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Sisterhood, Interrupted: From Radical Women to Grrls Gone Wild
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Sisterhood, Interrupted: From Radical Women to Grrls Gone Wild

3.63  ·  Rating Details ·  378 Ratings  ·  39 Reviews
Contrary to clichés about the end of feminism, Deborah Siegel argues that younger women are reliving the battles of its past, and reinventing it--with a vengeance. From feminist blogging to the popularity of the WNBA, girl culture is on the rise. A lively and compelling look back at the framing of one of the most contentious social movements of our time, Sisterhood, Interr ...more
Hardcover, 240 pages
Published May 15th 2007 by Palgrave Macmillan (first published 2007)
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(showing 1-30)
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Nov 25, 2010 Rowan rated it really liked it
Recommends it for: People interested in the history of feminism
Speaking as someone who came of age in the 1990's without any strong voices of feminism around me, I found this book enormously helpful in sorting out all the confused and conflicting information and stereotypes I have absorbed about the feminist movement. It lays out the history of the movement, covering the major events and developments of the Second Wave (the 1960's and 70's), and continuing through to the present day. I got a much clearer idea of who the major players have been, what has bee ...more
I like this book, but for me it wasn't anything new. It is a wonderful book for a quick look at the contemporary women's movement particularly the second wave and the third. I take a little issue with the depiction of the second wave only because of the brevity. Most of the book discusses the second wave, which is fine that history is longer and richer, but still more could have been put into the second wave.
Also, I'm wary and just tired of the notions of dueling waves. I love second wave femin
Mar 01, 2012 Florinda rated it it was amazing  ·  review of another edition
Sisterhood is powerful, the second-wave feminists of the 1960s and 70s declared. I have, and am, a sister, and I believe this; my sister and I are very good friends. But we haven't always had the easiest relationship - it's pretty unusual to have sisterhood without sibling rivalry. In Sisterhood, Interrupted, her history of contemporary feminism and its factions and friction, Deborah Siegel considers the ways in which the sisterhood analogy has united and divided women.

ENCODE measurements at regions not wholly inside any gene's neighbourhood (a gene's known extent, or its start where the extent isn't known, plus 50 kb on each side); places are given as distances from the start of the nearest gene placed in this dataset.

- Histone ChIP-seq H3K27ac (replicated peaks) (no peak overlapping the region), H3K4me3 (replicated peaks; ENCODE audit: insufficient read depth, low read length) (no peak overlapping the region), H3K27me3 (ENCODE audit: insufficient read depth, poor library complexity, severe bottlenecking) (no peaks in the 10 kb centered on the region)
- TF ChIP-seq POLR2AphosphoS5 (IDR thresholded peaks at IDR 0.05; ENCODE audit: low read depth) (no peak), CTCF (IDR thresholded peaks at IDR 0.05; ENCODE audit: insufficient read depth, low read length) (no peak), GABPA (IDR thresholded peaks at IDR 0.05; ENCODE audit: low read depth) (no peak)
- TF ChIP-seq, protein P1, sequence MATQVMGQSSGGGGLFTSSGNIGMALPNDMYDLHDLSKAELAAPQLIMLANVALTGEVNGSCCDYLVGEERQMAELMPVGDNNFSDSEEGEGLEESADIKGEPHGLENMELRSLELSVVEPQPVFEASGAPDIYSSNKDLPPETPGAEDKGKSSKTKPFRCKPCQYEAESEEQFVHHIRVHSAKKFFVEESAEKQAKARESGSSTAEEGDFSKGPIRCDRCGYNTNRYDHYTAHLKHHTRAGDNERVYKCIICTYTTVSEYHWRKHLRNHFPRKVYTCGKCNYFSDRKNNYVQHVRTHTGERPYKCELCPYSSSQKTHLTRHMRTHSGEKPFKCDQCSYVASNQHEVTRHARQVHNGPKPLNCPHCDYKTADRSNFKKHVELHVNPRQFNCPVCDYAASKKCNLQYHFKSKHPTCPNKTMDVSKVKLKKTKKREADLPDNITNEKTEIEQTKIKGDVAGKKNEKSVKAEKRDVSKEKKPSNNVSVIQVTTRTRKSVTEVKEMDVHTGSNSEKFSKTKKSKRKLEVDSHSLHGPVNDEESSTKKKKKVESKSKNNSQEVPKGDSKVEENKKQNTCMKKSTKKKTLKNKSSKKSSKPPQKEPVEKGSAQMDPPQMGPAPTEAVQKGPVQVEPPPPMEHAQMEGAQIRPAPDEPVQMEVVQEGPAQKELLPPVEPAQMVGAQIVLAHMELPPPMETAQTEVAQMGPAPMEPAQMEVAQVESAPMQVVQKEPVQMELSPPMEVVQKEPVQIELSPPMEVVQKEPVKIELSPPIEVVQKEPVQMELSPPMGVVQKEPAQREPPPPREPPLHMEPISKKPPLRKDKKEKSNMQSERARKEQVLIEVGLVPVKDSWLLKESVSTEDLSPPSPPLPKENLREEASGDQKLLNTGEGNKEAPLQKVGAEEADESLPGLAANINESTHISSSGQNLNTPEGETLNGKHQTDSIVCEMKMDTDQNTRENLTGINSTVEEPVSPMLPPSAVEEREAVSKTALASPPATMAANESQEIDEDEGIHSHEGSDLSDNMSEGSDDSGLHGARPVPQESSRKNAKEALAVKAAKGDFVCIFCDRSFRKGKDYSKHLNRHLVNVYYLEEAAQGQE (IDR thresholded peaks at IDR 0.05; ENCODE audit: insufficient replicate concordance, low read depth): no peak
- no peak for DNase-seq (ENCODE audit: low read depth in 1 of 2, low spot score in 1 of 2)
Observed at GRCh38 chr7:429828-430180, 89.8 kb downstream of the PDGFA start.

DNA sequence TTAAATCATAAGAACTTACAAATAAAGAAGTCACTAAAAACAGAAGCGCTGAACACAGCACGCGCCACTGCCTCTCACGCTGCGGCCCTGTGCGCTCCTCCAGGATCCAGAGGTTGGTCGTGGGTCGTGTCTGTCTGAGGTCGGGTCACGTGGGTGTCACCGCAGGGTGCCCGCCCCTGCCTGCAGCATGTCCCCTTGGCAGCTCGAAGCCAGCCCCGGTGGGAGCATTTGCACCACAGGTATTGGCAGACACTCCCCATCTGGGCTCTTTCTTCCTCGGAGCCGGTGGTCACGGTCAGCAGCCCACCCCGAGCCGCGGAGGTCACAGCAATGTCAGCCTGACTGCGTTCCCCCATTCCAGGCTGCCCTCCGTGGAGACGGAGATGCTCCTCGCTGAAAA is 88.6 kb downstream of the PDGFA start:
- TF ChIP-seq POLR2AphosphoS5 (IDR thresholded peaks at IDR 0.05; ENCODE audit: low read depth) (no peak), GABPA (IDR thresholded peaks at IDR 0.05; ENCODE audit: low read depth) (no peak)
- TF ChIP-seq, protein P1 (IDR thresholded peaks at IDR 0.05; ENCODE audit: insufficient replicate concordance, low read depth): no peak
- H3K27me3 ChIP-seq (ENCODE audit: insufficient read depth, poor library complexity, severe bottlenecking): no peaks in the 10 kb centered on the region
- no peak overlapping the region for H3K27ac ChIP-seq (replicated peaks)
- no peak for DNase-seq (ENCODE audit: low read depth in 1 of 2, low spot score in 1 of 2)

]Feminism may appear to be
I read this for my Gender Studies class and I liked it much better than some other informative feminist texts I've read previously. I really liked that the author acknowledged the racist and homophobic past of feminism (which is, unfortunately, still present today). Valid points are made for both young and old feminists and why they may not see eye to eye. With older women insinuating young women might only vote for a presidential candidate to meet boys, it does seem there is a ways to go.

My int
Courtney Stirrat
This may be the best history of the modern women's movement from the second wave through the third - and beyond. Delightfully written, exhaustive in coverage without being overly academic (which I never mind much)AND inclusive of the diverse strands of feminism and political women from the beginning of the third wave. Ideal for a women's studies class, it felt much like listening to lectures by my favorite political science and women's studies professor.
Emily Dahl
Nov 07, 2008 Emily Dahl rated it really liked it
Shelves: nonfiction, wost
This was a fantastic history of the women's movement. It gave a concise, yet comprehensive, history of the second and third waves of feminism; examining the conflicts, defeats, and triumphs that have led us to where we are today. A great read for anyone looking for an in-depth and accessible Feminism 101 Reader.
Kathryn Knight Harper
A great review of second and third wave feminists. It gave me knowledge to explain the history of feminism to those who question my recent admission of being the f-word (feminist!) and helped me get a better handle on my beliefs. This is definitely a book for those with a basic knowledge of feminism and a desire to learn more.